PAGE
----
Histochemical staining of formalin-fixed liver sections with hematoxylin and eosin (HE) or Masson's trichrome and immunohistochemical staining for α-SMA were performed. Pathological scoring was performed by two blinded independent pathologists using Scheuer's scoring system (Scheuer, 1991). Fibrosis was staged as follows: stage 0, no fibrosis; stage 1, expansion of the portal tract without linkage; stage 2, periportal or portal to portal septa but intact architecture; stage 3, fibrosis with architectural distortion but no obvious cirrhosis, and stage 4, cirrhosis. Portal/periportal activity was graded as follows: grade 0, none or minimal; grade 1, portal inflammation; grade 2, mild piecemeal necrosis; grade 3, moderate piecemeal necrosis; and grade 4, severe piecemeal necrosis. Lobular activity was graded as follows: grade 0, none; grade 1, inflammation but no necrosis; grade 2, focal necrosis or acidophil bodies; grade 3, severe focal cell damage; and grade 4, damage including bridging necrosis. Liver samples were homogenized in 500 mmol/L Tris buffer (pH 7.6) containing 1% Triton X-100, 200 mmol/L NaCl, and 10 mmol/L CaCl2. After centrifugation at 14,000 g at 4℃ for 30 min, supernatants were assayed for TGF-β1 activity by immunoblotting as described above.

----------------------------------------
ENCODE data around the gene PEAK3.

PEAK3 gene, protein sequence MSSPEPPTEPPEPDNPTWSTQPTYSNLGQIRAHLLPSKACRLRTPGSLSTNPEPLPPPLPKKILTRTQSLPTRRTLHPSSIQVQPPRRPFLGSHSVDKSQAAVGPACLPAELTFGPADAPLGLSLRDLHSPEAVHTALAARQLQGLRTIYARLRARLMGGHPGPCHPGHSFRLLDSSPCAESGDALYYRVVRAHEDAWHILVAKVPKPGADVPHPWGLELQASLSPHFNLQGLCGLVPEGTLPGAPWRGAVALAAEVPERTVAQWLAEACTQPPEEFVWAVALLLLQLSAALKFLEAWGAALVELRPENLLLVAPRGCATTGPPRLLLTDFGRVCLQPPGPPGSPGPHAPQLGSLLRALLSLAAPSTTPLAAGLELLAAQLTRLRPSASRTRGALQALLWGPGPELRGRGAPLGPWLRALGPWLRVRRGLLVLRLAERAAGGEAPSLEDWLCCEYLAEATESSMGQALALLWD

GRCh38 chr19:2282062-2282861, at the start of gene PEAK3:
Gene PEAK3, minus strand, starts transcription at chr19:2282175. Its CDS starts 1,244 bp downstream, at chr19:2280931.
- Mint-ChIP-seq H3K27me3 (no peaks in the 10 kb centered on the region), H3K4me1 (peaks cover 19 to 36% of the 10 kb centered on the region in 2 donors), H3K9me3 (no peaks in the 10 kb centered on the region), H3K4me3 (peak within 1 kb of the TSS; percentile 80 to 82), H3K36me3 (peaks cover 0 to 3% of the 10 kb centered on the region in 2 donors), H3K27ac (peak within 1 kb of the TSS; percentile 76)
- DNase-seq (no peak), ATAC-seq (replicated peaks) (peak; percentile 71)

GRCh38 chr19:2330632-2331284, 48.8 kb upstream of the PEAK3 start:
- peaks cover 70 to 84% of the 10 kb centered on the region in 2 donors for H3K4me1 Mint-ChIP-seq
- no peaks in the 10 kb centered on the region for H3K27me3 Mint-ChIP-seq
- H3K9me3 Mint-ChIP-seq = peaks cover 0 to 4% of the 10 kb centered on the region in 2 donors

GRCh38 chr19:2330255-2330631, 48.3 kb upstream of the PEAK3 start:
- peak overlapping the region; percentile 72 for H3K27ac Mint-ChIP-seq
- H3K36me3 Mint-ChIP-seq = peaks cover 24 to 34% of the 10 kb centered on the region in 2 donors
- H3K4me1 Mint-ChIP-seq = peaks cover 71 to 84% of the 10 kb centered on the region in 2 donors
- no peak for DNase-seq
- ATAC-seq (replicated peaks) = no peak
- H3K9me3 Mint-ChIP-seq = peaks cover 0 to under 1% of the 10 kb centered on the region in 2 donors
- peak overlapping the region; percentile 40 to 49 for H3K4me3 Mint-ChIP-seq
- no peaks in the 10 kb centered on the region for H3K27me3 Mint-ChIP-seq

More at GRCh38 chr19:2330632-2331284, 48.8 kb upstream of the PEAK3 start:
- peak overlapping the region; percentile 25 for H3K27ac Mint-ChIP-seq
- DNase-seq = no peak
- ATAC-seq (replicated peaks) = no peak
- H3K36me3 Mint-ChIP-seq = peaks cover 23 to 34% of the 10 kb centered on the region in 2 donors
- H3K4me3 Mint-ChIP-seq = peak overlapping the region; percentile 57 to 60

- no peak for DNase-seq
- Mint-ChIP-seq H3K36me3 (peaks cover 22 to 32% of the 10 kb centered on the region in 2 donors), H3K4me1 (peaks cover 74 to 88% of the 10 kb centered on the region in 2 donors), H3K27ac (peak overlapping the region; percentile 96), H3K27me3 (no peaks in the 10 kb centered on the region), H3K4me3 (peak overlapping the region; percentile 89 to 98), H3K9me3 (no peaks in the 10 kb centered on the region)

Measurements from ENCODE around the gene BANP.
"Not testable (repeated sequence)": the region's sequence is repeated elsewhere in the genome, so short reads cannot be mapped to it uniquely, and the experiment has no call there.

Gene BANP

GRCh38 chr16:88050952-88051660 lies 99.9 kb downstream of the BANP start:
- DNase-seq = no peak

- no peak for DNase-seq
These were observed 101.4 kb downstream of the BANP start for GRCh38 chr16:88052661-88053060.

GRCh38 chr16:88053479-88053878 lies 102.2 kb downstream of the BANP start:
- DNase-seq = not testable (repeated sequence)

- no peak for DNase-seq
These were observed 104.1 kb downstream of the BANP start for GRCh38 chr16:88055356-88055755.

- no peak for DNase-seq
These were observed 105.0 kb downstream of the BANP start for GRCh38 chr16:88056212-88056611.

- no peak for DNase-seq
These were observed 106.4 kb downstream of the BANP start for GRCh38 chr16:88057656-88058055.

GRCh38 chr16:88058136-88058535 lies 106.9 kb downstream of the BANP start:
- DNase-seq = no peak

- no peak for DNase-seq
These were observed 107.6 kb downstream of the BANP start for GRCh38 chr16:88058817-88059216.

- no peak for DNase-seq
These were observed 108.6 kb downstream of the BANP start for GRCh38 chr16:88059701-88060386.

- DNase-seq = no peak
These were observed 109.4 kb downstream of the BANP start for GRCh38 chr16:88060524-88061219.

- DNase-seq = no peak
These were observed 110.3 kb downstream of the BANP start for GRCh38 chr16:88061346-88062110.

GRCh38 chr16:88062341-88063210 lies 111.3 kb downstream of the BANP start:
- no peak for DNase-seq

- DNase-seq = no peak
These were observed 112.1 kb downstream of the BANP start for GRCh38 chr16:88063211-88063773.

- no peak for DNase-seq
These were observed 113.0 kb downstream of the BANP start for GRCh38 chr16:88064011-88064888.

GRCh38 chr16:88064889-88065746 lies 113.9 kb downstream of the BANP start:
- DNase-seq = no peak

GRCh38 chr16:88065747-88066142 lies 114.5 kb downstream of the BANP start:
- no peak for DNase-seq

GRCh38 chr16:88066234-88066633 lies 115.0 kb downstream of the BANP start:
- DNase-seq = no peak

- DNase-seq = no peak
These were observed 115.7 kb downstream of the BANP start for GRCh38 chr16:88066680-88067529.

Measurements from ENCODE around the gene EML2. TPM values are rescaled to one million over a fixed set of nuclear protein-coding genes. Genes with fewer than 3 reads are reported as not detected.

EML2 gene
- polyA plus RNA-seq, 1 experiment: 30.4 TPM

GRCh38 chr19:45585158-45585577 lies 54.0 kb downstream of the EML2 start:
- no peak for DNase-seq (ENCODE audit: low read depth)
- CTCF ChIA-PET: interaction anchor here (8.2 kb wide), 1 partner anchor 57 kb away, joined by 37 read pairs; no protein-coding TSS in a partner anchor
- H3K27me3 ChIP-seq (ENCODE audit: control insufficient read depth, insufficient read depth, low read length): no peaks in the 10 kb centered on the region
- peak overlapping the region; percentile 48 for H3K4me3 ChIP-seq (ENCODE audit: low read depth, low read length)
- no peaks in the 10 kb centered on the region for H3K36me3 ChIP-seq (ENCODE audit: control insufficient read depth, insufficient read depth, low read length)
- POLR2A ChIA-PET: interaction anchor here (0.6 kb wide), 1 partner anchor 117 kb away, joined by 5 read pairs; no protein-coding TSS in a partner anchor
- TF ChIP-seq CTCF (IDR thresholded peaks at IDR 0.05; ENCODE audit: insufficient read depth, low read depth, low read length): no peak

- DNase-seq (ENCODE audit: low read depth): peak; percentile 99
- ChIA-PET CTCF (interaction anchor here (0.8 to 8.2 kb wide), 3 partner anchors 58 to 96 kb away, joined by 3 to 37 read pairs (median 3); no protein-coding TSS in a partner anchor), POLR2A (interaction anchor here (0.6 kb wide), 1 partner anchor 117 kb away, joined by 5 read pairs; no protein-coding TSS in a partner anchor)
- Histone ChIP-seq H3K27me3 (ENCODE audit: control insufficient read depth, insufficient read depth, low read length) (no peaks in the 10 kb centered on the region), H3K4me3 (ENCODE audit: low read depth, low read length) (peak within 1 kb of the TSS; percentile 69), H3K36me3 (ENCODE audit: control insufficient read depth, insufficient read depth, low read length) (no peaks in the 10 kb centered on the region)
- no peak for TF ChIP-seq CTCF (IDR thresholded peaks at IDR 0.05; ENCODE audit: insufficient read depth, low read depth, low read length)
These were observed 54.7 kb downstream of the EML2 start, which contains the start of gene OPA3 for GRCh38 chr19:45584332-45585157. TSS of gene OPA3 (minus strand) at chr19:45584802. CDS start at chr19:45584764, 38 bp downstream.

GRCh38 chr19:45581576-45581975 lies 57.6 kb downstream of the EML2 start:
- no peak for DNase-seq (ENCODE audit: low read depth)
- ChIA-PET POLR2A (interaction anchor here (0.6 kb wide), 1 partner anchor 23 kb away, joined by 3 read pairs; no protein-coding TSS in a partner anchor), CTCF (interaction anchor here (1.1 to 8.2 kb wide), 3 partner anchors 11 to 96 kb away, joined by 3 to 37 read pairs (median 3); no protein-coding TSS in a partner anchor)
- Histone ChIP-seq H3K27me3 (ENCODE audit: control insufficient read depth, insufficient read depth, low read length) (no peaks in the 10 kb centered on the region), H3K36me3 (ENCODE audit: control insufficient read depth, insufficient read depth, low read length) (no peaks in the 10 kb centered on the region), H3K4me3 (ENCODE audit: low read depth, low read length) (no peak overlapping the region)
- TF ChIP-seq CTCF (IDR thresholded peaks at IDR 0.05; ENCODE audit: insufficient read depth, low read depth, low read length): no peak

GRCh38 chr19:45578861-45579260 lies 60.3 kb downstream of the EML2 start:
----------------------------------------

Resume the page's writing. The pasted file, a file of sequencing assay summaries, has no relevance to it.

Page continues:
The results represent the mean of at least three independent experiments (mean ± SD). Data were analyzed using Instat software (GraphPad Prism4, San Diego, CA). Student's t-test or one-way ANOVA with post hoc analysis using Tukey's multiple comparison test were used to analyze parametric data. Statistical significance was accepted for P values < 0.05.
α-smooth muscle actin
hepatic stellate cells
reactive oxygen species
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This work was supported by Basic Science Research Program through the National Research Foundation of Korea funded by the Ministry of Education, Science and Technology (2011-0009814), the National R&D Program for Cancer Control (0620220) and the Korean Health Technology R&D Project (A101834), Ministry for Health, Welfare and Family affairs, Republic of Korea. This paper was also supported by the Fund of Chonbuk National University Hospital Research Institute of Clinical Medicine.